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Q & A

From the Jan/Feb 1998 Rat & Mouse Gazette


Q. MOUSE CATCHER
Is there a way to catch a mouse (besides poison) that has escaped its cage? I cannot seem to get him and he doesnít trust me enough to come to my hand on his own because Iíve only had him for three weeks. I want to catch him - what can I do?

A.
Pet mice are a little more difficult to catch when they escape than pet rats are, unfortunately. You can try baiting a humane trap with peanut butter in the hopes that heíll go in for a snack, but many times Iíve heard from mouse owners that their attempts at this didnít work. Another possible way to catch him would be to put his cage on the floor, making it easily accessible to him so he may decide to go home on his own.

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Q. RATTIE HICCUPS
Do rats get hiccups? If so, do some make chirping sounds like a bird? If "no", do they have a respiratory problem?

I have been told by one person who breeds rats that they do hiccup and that the chirping sound is because it feels uncomfortable. I talked to a vet and he stated that they could possibly have a respiratory problem. He said they do hiccup but that it's normally silent. Is this accurate? He also said that, in general, rats are quiet, and if they make chirping or grinding noises, it could be an indication there is something wrong. Is this accurate?

A.
Your vet is right regarding the chirping noises. Rats do get hiccups and they are indeed silent. Chirping noises could be an indication of a possible current respiratory problem, or even scar tissue from a previous respiratory infection.

Grinding noises, like when they're grinding their teeth, are completely normal, but for the most part, rats are extremely quiet. Grunts, chortles, and chirps are frequently signs of impending or current respiratory infections.

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Q. VET VISITS
When does one know when to take a rat to a vet concerning a respiratory problem? I read your article about mycoplasma and it was helpful; however, how much sneezing is normal if they continually have this mycoplasma?

A.
Small amounts of sneezing are normal, but anything beyond that is not. It doesn't necessarily mean they have mycoplasmosis if they're sneezing, either - it could be allergies, winds blowing, a virus, etc... If you are not knowledgable or experienced enough in dealing with rat respiratory problems to treat them yourself, you should take them to the vet if you have any doubts and let your vet be the judge of your ratís condition.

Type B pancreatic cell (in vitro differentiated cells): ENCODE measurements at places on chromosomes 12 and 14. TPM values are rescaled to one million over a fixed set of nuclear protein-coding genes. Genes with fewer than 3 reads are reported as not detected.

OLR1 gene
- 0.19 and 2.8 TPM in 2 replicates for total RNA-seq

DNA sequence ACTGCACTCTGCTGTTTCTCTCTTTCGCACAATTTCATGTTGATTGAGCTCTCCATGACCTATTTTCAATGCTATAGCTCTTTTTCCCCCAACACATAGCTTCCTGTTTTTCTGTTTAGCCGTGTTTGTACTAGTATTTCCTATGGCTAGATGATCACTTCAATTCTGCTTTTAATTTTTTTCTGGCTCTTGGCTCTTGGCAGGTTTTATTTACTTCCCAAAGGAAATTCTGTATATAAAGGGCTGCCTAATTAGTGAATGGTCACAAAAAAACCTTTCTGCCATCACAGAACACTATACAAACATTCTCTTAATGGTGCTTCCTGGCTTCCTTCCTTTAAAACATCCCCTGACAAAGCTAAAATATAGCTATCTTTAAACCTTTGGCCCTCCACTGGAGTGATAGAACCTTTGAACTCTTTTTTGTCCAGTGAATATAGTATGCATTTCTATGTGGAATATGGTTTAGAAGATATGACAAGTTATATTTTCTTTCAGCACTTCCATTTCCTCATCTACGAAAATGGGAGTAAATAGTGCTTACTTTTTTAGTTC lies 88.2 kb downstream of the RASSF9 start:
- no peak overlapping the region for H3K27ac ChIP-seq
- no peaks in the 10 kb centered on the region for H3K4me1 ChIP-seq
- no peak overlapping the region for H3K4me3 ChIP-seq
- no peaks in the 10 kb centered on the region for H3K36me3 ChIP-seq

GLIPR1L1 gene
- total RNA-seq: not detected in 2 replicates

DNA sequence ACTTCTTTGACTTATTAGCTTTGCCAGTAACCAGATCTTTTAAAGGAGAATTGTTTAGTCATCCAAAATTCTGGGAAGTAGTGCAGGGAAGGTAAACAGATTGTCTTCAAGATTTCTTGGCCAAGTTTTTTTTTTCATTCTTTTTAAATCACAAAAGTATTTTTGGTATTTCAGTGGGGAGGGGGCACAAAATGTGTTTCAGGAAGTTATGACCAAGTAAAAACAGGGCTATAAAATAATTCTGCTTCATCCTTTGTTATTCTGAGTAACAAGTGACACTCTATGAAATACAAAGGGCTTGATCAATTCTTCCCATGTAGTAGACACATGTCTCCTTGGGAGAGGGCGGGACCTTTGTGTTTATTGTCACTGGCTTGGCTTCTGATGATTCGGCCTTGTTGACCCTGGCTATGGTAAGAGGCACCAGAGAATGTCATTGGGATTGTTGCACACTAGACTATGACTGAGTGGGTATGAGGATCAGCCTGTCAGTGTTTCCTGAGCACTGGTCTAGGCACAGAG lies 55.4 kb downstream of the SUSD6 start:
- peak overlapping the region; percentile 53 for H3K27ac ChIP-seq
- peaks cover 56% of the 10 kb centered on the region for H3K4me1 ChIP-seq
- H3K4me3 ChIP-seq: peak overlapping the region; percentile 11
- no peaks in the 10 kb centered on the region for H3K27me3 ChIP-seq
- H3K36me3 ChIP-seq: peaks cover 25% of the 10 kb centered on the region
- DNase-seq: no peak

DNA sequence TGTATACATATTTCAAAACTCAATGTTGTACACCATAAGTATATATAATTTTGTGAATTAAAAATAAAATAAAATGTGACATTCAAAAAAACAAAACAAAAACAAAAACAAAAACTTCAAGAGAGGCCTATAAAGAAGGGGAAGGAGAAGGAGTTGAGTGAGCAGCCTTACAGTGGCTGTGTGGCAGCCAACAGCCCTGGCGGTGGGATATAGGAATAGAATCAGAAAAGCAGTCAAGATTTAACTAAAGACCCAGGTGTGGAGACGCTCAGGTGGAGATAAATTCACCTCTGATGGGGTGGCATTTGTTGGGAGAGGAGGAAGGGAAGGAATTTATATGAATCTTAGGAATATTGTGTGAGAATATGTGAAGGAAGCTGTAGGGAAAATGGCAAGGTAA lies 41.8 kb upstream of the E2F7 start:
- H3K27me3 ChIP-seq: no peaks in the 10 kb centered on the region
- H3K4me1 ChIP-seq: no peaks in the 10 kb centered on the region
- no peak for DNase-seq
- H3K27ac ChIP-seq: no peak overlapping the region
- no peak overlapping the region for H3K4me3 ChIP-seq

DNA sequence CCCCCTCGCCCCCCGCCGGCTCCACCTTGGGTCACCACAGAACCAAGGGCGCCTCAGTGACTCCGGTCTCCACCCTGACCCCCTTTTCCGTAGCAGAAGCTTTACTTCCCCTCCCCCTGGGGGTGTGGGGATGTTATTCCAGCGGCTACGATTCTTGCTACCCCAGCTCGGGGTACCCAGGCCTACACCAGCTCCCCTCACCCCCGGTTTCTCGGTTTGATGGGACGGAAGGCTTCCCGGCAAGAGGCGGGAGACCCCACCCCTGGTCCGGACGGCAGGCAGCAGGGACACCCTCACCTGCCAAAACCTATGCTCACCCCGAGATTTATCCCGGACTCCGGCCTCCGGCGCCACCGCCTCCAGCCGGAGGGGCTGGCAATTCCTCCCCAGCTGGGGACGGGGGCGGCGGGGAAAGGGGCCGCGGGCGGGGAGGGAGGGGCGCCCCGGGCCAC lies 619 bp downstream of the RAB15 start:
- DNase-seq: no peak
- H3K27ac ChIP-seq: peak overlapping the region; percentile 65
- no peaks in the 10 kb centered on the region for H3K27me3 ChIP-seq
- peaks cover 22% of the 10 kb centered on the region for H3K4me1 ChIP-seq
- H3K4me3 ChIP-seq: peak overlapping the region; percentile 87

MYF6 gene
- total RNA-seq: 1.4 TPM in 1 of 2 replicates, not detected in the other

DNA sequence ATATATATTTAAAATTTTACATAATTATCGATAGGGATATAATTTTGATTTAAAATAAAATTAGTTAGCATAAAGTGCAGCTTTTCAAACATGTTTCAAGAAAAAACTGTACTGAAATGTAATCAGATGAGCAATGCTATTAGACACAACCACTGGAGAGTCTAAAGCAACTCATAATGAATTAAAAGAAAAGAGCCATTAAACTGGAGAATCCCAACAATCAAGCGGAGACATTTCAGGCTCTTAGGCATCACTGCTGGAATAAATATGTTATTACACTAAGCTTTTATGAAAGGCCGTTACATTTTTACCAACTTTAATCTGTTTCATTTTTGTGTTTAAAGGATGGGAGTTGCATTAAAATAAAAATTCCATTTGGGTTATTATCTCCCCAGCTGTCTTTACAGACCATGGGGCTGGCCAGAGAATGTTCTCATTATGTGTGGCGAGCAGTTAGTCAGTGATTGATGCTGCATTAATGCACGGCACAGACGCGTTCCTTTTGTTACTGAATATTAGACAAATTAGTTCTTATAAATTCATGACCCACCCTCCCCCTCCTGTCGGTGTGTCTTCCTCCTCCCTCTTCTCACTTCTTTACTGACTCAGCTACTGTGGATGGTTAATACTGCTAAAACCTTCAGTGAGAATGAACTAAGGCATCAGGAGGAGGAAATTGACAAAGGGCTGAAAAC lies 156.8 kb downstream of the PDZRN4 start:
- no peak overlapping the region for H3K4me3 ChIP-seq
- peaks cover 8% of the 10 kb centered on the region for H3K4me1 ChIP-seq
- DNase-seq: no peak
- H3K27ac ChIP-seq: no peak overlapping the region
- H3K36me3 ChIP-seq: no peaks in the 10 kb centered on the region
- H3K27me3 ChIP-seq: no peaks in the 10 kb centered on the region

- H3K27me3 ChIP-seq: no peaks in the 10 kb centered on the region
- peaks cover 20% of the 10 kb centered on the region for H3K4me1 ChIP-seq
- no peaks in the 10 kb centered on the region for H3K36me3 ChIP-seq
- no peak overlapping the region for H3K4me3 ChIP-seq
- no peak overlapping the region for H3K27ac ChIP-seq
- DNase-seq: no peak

Some people think starting antibiotics immediately is the way to go and others think you should wait a short time and see if the ratís own immune system will knock it down. Basically, if you're not familiar enough with rat respiratory symptoms, then you need to rely on an experienced vet to tell you when to treat and when not to treat. There's not really a specific sign I can tell you about because many rats hide their symptoms until they are extremely ill.

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Q. GENETICS RELATED?
I just had a Siamese rat pass away from pneumonia. It just seemed to come on very fast, unless I just wasn't aware of the signs. We were wondering if because she was a red-eye Siamese, the genetics which produced her eye color and breed weakened her system? Does breeding and all that's involved make one breed weaker or stronger than another?

A.
Absolutely not. The only time it may be common to have sickly rats associated with a particular color or type is when it is something brand new to the fancy and has a weak bloodline. This isnít always the case, either, as many new colors, markings, and varieties have popped up without having weak bloodlines. Another possibility would be if the breeder has been breeding irresponsibly. By that, I mean breeding from lines that are not resistant to disease or animals that already exhibit symptoms of disease.

The symptoms coming on extremely fast are quite often associated with the rat getting another viral or bacterial infection, secondary to a mycoplasma related respiratory infection. When that happens, the ratís condition can accelerate to pneumonia seemingly overnight.

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Q. BARFLY RATTIES
Would small amounts of alcohol hurt a rat?

A.
Not at all, unless your rat is allergic to alcohol. Just remember - everything in moderation. What you consider to be a very small amount of alcohol might be an extremely large amount for a rat. Just be careful.

There are studies that say a little bit of alcohol is good for humans, so it might very well do rats some good, too. However, this is a definite subject for debate, so although I have had rats who have shared a little cheer with me without any ill effect (when I used to drink), I would not recommend that you try to extend your ratís life by giving him a daily dose!

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Q. PARVOSOL
What happened to Parvosol? RMCA doesnít have it anymore and I canít find it anywhere.

A.
The company that makes Parvosol changed the formula quite some time ago and is still waiting for the EPA to approve the new formula. Itís all just a matter of paperwork, but you know how the government works! Once the federal government gives its approval, it will have to go through the California EPA process as well before RMCA will be able to sell it.

UPDATE: Castle Pet and RMCA now have Parvosol "Ready To Use" formula, which has already been approved by the EPA. Weíre still waiting for the concentrate.

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Rat & Mouse Gazette
13075 Springdale St.
PMB 302
Westminster, CA
92683

or Email: ratinfo@egroups.com